Whether it eases confusion or creates more of it remains to be seen, but the Securities and Exchange Commission’s Division of Corporation Finance issued a staff legal bulletin on Thursday to clarify its application of Rule 14a-8(i)(9), which permits the exclusion of shareholder proposals that directly conflict with the company’s own proposals, in order to provide clarity for the 2016 proxy season. In large part, the changes are viewed as more favorable to shareholders.

The rule, adopted back in 1967 and revised several times since, permits a company to exclude a proposal “if the proposal directly conflicts with one of the company’s own proposals to be submitted to shareholders at the same meeting.” During the most recent proxy season, questions arose about the Division’s interpretation of the exception, leading Chairman Mary Jo White to put a hold on granting related no-action letters while a review of the rule’s application was conducted.

“After reviewing the history of [the rule]) and based on our understanding of the rule’s intended purpose, we believe that any assessment of whether a proposal is excludable under this basis should focus on whether there is a direct conflict between the management and shareholder proposals,” the resulting guidance says. “For this purpose, we believe that a direct conflict would exist if a reasonable shareholder could not logically vote in favor of both proposals because a vote for one proposal is tantamount to a vote against the other proposal. While this articulation may be a higher burden for some companies seeking to exclude a proposal to meet than had been the case under our previous formulation, we believe it is most consistent with the history of the rule and more appropriately focuses on whether a reasonable shareholder could vote favorably on both proposals or whether they are, in essence, mutually exclusive proposals.”

In considering no-action requests, the SEC will now focus on whether a reasonable shareholder could logically vote for both proposals. For example, if a company seeks shareholder approval of a merger, and a shareholder proposal asks shareholders to vote against the merger, it would agree that the proposals directly conflict.  Similarly, a shareholder proposal that asks for the separation of the company’s chairman and CEO would directly conflict with a management proposal seeking approval of a bylaw provision requiring the CEO to be the chair at all times.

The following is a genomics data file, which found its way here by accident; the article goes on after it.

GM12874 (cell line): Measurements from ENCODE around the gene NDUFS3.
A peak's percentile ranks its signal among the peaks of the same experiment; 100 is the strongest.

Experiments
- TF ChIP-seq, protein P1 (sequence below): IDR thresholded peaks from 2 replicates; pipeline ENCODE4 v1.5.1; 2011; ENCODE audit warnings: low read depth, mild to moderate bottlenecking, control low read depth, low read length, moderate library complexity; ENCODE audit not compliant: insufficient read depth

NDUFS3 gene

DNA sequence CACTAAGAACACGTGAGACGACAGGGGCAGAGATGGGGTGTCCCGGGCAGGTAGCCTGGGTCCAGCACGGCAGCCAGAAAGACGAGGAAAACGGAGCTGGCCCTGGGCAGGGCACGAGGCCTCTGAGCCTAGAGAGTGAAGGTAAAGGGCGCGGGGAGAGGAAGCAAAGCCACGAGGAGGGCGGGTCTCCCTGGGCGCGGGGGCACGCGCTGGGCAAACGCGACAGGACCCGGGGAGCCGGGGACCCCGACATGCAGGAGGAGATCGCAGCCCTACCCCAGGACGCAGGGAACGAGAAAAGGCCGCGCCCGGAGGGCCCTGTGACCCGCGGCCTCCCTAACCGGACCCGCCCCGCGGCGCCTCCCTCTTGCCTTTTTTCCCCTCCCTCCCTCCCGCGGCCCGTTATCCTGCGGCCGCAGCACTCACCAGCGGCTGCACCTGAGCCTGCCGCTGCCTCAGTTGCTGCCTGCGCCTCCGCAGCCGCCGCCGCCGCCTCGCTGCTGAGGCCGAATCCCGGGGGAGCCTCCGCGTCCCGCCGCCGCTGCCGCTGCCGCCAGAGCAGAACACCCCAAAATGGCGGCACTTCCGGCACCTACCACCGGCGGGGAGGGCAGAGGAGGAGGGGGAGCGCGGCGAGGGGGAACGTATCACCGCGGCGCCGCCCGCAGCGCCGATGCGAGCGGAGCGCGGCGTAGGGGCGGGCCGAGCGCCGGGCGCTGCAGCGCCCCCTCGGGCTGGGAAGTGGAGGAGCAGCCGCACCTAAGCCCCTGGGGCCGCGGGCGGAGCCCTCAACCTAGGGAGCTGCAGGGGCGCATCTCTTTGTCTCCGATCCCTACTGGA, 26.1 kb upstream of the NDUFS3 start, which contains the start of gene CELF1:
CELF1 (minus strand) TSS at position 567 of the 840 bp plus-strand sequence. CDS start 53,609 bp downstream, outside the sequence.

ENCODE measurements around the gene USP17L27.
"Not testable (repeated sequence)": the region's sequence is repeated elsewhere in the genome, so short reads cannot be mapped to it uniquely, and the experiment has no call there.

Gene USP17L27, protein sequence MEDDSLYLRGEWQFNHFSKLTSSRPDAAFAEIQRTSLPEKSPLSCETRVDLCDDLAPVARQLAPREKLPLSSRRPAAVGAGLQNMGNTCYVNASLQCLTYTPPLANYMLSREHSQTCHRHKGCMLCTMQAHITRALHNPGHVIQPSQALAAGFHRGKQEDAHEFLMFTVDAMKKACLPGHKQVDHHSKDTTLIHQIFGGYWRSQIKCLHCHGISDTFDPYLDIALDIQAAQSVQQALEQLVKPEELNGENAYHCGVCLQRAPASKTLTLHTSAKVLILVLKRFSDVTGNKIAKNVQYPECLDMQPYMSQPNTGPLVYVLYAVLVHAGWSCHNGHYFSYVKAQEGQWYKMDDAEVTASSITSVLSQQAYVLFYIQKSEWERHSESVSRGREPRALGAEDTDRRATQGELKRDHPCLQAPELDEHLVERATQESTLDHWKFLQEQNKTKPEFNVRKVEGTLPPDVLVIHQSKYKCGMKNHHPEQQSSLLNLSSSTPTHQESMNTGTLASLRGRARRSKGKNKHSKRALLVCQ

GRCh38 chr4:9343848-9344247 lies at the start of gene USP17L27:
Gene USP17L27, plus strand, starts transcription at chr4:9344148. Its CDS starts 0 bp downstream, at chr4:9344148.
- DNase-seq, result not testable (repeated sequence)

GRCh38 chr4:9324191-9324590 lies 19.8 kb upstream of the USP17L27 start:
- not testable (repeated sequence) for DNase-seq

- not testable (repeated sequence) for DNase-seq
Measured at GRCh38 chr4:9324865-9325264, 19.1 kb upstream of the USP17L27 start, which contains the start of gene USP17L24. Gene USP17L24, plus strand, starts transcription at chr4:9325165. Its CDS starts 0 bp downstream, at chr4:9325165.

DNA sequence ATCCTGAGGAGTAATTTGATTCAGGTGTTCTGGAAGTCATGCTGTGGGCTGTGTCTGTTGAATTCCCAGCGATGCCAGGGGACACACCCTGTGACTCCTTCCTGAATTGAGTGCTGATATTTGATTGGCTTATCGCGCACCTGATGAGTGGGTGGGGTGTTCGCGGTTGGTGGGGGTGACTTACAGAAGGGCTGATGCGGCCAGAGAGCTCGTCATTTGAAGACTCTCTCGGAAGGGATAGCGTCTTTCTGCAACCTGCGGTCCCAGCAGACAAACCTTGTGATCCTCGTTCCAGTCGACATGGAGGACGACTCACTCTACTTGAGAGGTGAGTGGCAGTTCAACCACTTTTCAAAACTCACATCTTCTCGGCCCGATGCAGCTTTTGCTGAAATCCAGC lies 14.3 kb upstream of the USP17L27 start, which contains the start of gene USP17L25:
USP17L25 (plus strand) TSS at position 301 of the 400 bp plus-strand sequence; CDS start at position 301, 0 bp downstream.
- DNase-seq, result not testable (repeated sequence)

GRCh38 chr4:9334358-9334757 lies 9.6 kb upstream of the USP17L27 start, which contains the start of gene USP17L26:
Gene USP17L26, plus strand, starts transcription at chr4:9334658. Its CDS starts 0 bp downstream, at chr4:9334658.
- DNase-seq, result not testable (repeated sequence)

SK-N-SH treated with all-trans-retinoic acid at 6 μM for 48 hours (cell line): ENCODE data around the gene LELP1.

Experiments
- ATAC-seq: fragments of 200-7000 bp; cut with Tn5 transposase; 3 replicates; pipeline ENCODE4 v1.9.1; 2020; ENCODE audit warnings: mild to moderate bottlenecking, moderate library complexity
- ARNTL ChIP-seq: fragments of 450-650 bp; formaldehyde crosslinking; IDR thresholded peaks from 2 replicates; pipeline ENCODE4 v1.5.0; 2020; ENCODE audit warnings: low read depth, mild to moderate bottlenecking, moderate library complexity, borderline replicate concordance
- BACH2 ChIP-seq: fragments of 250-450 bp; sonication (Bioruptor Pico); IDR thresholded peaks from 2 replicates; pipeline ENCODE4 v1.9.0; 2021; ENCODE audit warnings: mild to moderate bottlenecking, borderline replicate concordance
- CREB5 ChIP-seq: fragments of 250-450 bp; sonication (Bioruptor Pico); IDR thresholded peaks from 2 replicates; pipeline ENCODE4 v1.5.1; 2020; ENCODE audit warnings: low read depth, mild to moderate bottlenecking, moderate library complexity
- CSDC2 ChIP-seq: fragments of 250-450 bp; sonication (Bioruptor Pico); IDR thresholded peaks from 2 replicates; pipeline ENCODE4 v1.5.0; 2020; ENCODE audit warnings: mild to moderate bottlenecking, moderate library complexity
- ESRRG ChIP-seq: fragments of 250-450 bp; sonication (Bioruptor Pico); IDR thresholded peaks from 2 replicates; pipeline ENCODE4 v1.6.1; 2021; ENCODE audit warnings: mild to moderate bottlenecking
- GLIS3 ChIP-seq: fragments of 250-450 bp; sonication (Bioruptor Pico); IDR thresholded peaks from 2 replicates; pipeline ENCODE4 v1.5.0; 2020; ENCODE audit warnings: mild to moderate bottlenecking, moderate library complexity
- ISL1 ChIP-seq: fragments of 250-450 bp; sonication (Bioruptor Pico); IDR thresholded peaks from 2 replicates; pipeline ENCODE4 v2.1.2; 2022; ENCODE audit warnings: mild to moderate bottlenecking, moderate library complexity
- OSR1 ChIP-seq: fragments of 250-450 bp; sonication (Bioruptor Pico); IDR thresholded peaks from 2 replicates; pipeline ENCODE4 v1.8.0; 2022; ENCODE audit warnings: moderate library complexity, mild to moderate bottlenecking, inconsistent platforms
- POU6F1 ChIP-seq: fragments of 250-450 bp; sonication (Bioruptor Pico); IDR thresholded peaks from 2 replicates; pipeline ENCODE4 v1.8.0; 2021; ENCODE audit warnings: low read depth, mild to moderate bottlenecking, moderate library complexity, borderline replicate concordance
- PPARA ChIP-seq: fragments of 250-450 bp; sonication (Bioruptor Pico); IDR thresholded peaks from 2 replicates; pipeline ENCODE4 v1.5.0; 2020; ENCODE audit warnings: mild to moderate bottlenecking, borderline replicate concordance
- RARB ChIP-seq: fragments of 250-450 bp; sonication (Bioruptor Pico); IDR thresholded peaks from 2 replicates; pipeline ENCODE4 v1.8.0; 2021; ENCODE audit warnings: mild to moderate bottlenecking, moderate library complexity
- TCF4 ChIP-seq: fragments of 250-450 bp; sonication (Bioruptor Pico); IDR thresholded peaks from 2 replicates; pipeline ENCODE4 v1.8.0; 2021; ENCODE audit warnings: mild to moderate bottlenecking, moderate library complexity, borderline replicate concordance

It will not, however, view a shareholder proposal as directly conflicting with a management proposal if a reasonable shareholder, although preferring one recommendation over the other, is presented with proposals that generally seek a similar objective. For example, a shareholder proposal asking the compensation committee to implement a policy that equity awards would have no less than four-year annual vesting would not directly conflict with a management proposal to approve an incentive plan that gives the compensation committee discretion to set the vesting provisions for equity awards.

When a shareholder proposal is not excluded and companies are concerned that including proposals on the same topic could potentially be confusing, the bulletin recommends including an explanation in the proxy materials of the differences between the two proposals and how they would expect to consider the voting results. “We expect companies and proponents to respect the Rule 14a-8 process and encourage them to find ways to constructively resolve their differences,” it says.

Among those reacting to the policy change, and unfavorably so, is the Business Roundtable. “The SEC’s traditional application of this rule appropriately balanced the interests of shareholders and the responsibility of boards of directors,” John Hayes, CEO of Ball Corporation and chairman of the Business Roundtable’s Corporate Governance Committee said in a statement. “The SEC’s new approach risks confusing shareholders while intruding upon the fiduciary duties of directors. We are particularly disappointed that this departure from long-established practice was adopted without a formal rulemaking process.”